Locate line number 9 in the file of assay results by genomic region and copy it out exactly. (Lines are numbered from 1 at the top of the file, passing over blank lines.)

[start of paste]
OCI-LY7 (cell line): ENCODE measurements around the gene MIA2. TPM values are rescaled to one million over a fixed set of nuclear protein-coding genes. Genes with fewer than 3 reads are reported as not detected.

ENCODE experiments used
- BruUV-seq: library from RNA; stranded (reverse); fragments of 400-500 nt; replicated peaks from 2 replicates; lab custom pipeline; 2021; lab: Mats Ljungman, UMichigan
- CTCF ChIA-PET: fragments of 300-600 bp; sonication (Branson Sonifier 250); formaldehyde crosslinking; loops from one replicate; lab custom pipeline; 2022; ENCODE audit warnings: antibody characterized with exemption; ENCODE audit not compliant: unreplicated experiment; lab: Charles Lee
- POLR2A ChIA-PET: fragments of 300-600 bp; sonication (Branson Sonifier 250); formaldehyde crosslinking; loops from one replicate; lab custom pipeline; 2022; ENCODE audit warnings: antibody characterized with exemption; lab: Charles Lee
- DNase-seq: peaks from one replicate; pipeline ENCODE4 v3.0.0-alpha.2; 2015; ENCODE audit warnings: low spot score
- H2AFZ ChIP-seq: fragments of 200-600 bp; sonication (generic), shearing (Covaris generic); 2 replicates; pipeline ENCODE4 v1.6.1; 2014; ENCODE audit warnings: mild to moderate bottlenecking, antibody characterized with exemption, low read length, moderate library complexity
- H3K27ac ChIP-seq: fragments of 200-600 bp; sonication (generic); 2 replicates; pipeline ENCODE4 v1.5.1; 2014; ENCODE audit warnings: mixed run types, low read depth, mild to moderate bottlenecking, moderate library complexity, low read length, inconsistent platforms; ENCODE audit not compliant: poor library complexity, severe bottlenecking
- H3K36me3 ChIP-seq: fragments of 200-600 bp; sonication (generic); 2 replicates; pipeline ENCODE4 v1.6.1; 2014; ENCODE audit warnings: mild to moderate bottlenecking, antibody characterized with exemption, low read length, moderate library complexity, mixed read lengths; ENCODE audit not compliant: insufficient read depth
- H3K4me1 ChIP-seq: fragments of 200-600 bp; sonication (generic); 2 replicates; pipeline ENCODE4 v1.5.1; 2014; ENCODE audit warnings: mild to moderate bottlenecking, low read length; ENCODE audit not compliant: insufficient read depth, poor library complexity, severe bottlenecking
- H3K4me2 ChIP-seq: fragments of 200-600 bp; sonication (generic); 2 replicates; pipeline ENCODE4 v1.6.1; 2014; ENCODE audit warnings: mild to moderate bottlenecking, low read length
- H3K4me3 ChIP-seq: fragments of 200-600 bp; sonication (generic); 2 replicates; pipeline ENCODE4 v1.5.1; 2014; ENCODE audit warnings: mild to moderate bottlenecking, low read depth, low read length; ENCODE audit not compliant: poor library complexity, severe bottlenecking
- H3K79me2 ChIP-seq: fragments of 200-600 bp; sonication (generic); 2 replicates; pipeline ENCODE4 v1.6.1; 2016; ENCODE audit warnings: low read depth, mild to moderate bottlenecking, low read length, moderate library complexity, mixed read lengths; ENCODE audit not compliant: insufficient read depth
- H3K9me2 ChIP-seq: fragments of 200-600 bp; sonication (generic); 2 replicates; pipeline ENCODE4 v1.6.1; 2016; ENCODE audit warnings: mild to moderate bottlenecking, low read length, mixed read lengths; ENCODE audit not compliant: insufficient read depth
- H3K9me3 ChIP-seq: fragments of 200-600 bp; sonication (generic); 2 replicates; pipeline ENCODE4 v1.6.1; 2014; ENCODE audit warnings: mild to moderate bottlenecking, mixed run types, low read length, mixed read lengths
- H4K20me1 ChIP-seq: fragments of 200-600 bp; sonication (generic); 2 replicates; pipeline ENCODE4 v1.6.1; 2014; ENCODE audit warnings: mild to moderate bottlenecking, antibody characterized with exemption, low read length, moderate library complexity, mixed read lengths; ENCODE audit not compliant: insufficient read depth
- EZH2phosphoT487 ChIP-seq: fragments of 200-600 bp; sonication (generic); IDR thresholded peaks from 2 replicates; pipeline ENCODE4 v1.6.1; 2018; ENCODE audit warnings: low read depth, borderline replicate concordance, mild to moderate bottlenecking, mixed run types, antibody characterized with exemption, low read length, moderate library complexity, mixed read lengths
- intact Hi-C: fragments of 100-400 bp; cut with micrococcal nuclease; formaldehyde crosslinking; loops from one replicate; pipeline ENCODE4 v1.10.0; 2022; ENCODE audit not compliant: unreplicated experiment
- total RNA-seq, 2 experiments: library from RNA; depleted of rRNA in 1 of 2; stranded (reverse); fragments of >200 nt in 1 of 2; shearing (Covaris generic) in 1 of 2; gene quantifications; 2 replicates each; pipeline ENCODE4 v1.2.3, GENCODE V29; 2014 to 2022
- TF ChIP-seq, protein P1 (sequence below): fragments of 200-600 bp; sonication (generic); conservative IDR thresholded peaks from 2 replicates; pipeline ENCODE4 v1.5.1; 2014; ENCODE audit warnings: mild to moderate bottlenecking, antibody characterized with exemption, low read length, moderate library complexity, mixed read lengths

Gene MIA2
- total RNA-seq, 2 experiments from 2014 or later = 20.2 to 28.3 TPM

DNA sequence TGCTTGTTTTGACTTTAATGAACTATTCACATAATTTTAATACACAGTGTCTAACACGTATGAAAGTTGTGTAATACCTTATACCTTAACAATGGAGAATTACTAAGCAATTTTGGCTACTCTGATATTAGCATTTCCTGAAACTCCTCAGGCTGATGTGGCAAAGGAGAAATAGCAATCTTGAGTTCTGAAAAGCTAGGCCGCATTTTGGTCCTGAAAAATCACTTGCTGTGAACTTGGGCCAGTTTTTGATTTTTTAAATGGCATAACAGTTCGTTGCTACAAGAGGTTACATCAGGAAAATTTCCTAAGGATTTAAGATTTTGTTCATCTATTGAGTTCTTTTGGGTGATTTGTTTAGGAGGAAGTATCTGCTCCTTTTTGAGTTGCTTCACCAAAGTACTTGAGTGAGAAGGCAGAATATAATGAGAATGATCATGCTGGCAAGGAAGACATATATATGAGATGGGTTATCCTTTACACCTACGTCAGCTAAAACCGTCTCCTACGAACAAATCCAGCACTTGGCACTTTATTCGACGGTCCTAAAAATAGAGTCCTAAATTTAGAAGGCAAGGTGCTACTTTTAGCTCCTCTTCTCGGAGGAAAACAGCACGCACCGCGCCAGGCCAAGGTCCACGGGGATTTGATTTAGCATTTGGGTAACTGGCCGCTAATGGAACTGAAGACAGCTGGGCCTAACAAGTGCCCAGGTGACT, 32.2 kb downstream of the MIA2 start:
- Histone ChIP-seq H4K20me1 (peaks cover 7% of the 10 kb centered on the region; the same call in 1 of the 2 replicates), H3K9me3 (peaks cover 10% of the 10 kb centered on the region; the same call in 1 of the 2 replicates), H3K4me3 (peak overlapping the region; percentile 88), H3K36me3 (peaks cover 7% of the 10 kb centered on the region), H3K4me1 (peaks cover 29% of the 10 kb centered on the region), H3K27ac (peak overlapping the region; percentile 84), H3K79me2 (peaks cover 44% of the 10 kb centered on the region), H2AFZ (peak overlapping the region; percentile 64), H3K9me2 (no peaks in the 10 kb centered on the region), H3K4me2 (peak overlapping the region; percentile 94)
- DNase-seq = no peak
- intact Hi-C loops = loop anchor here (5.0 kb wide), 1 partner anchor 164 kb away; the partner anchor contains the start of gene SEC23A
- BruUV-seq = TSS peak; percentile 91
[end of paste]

- H3K36me3 ChIP-seq: fragments of 200-600 bp; sonication (generic); 2 replicates; pipeline ENCODE4 v1.6.1; 2014; ENCODE audit warnings: mild to moderate bottlenecking, antibody characterized with exemption, low read length, moderate library complexity, mixed read lengths; ENCODE audit not compliant: insufficient read depth